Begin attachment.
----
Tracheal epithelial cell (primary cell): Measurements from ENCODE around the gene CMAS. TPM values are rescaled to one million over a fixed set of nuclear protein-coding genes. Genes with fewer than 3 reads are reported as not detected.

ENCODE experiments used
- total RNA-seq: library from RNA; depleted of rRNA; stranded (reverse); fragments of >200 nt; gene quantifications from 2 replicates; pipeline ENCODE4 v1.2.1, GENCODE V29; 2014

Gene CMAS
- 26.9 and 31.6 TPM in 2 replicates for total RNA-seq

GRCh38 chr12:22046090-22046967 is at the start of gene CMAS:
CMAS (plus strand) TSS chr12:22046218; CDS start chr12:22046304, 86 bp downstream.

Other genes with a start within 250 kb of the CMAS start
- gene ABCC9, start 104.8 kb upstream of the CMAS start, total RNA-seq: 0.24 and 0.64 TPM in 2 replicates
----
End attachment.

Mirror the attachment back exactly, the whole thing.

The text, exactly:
Tracheal epithelial cell (primary cell): Measurements from ENCODE around the gene CMAS. TPM values are rescaled to one million over a fixed set of nuclear protein-coding genes. Genes with fewer than 3 reads are reported as not detected.

ENCODE experiments used
- total RNA-seq: library from RNA; depleted of rRNA; stranded (reverse); fragments of >200 nt; gene quantifications from 2 replicates; pipeline ENCODE4 v1.2.1, GENCODE V29; 2014

Gene CMAS
- 26.9 and 31.6 TPM in 2 replicates for total RNA-seq

GRCh38 chr12:22046090-22046967 is at the start of gene CMAS:
CMAS (plus strand) TSS chr12:22046218; CDS start chr12:22046304, 86 bp downstream.

Other genes with a start within 250 kb of the CMAS start
- gene ABCC9, start 104.8 kb upstream of the CMAS start, total RNA-seq: 0.24 and 0.64 TPM in 2 replicates